The project is approved for 300 units of market-rate housing, and Berkeley also hopes to add units for students, staff and faculty, DeFreece said. Construction is tentatively scheduled to begin in 2026, pending environmental assessments, but project partners are already working to find tenants. The university estimates it could bring in $40 million a year in rent, philanthropy, grants and course fees.

Campus officials began examining areas for potential research collaborations that would build on Berkeley’s existing work with NASA that operates satellites and builds instruments for spacecraft. Areas of focus include how to sustain life in extreme environments such as Mars, protect astronauts from radiation and other health hazards, use 3D printers to manufacture supplies needed in space and, lower in the atmosphere, to develop the automation of electric flying vehicles, said Alexandre Bayen, an associate dean who is developing the project’s academic mission.

Claire Tomlin, chair of Berkeley’s electrical engineering and computer science department, said Moffett Field would provide an “outdoor test bed” for research into how to integrate drones and other unmanned aerial vehicles — which are increasingly used to deliver medical supplies, for example – in air traffic control systems. She anticipates greater collaborations in areas such as artificial intelligence, electronics and new materials.

Political issues, such as how to govern business in space and control commercial exploitation, also attract interest.

“We are inventing the future in the new center,” Bayen said.

Such avant-garde initiatives have ignited the imagination of many students. To meet growing interest in the field, UC Berkeley launched an aerospace engineering major last year, attracting 2,000 applicants for 80 spots, an admission rate of 4 percent. The campus plans to hire six new faculty as it expands the program to 250 students, said Panayiotis Papadopoulos, the engineering school’s director of aerospace programs who led the development of the specialization. A new degree in aerospace data science is under consideration.

UC Berkeley, one of the nation’s top universities for training startup founders, has also added an aerospace track to its global entrepreneurship program, called SkyDeck. More than 400 undergraduate students are involved in various aerospace-related clubs that build rockets, research flying vehicles, promote career opportunities and other activities, Papadopoulos said.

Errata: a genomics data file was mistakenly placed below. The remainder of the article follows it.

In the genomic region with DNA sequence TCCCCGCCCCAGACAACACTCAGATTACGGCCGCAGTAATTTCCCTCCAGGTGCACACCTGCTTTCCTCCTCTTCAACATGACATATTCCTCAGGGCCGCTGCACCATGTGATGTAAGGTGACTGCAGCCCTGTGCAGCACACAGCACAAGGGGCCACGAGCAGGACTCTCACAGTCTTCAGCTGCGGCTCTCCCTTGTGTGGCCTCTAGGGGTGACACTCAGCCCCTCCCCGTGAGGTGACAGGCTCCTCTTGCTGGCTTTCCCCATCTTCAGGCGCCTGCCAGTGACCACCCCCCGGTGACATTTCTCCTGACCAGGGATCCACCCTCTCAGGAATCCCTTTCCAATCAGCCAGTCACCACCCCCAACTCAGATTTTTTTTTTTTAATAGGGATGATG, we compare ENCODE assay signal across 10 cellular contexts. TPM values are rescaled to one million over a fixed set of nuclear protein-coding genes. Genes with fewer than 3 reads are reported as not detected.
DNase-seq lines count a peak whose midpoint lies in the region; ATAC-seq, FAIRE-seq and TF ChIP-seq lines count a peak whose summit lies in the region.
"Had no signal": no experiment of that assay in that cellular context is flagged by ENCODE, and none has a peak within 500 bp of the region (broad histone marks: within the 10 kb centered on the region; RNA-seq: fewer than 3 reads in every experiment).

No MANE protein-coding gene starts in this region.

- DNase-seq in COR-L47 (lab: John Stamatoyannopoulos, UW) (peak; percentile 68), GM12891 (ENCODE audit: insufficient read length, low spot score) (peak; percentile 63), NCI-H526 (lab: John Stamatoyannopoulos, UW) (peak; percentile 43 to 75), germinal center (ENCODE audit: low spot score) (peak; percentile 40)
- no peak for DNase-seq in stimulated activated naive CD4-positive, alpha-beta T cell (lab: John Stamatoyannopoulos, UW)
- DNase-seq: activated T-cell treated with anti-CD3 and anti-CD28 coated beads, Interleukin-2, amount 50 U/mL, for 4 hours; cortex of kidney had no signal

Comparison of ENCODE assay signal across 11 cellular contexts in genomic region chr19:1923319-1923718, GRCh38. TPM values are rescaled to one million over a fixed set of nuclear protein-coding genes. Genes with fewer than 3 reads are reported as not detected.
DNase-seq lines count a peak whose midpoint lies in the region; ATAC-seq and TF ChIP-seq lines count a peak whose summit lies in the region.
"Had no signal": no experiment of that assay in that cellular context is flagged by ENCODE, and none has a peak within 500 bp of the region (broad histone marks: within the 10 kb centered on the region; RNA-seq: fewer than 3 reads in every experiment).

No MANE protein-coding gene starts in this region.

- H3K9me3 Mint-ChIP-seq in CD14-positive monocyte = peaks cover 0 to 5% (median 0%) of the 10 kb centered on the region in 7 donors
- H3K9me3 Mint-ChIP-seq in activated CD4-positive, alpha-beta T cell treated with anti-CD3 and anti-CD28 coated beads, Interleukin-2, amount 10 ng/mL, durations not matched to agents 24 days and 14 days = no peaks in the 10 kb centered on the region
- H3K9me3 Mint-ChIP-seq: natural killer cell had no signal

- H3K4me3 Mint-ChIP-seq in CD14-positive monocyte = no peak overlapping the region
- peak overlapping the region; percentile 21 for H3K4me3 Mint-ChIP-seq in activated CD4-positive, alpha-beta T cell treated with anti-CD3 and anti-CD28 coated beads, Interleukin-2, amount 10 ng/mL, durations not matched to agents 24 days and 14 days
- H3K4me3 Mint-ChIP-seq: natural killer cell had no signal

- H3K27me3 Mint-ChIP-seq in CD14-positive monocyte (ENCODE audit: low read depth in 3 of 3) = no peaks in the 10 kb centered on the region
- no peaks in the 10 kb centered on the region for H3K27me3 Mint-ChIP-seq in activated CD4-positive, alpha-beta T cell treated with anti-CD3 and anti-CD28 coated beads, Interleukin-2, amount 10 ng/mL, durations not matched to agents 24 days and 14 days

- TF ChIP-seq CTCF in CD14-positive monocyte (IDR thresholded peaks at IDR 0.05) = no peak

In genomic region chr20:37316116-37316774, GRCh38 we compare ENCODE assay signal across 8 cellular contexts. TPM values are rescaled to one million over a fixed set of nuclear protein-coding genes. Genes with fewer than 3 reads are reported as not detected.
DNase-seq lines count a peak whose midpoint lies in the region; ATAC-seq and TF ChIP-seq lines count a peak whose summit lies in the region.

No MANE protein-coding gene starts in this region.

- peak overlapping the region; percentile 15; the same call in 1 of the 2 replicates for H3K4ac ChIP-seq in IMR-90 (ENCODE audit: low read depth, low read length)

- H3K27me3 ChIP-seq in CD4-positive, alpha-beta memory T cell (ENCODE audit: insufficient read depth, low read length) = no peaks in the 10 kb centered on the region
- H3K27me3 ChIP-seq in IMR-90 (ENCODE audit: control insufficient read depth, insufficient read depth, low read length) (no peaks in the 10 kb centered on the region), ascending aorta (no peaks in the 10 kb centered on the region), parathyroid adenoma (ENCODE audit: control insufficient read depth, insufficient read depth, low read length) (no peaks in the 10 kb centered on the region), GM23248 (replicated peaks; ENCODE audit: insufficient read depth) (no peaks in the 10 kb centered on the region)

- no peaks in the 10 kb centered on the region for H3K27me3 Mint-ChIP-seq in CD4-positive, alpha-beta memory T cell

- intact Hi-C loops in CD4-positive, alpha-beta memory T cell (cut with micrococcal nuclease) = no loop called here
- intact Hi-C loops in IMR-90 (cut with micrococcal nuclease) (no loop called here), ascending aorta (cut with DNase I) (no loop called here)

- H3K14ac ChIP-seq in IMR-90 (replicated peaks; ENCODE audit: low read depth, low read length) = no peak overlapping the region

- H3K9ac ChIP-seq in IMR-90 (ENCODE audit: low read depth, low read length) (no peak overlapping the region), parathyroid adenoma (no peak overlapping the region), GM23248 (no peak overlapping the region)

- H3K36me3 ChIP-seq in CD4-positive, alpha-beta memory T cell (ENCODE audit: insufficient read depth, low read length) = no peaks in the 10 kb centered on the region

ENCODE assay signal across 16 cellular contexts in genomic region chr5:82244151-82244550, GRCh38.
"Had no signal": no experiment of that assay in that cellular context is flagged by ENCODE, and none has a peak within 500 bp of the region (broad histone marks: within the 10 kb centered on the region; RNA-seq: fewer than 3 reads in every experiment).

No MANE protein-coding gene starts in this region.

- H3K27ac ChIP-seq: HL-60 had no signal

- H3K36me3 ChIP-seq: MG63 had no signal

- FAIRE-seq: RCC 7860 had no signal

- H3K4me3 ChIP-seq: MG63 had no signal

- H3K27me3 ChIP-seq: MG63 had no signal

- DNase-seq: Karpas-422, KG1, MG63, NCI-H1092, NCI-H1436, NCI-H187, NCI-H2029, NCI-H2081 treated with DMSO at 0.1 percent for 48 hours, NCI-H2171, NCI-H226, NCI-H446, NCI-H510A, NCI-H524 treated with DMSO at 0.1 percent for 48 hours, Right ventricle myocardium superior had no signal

Papadopoulos said student interest in space education and careers is “the highest I’ve ever seen in my 37 years in this industry.”

“Students, in many ways, are dreamers,” he said. “They want to do big things. And they see space as truly the final frontier and want to have a stake in it.

These students include Taylor Waddell, a doctoral student specializing in space manufacturing. He’s working with NASA on how to use 3D printers in space to make replacement parts needed for spacecraft, such as nuts and bolts, with a process that works best in weightless environments. More futuristically, he’s also working with the Lawrence Livermore National Laboratory to make cartilage and, hoping to eventually create organs with 3D printers in space, where he says cells reproduce more easily .

Ishita Suresh is a third-year nuclear engineering, electrical engineering and computer science student and helped lead a student-led course, “NewSpace Entrepreneurship,” last year. She said students are familiar with “old space” — dominated by NASA, Lockheed, Boeing and other major players — but less trained in newer, smaller companies working, for example, with satellite imaging and machine learning to identify environmental risks or predict forest fires. She and her team also launched a scholarship program to share space education with local community college students.

Nabavi, meanwhile, is working with her club, SpaceForm, to research and develop radiation shields and “deployable systems” such as solar sails that can fold compactly at launch but deploy into their full form and function in space.

“When students hear about it, they’re like, ‘Oh my God, that’s crazy,'” Suresh said of the new space center. “The next big thing we discover in space could be right here.”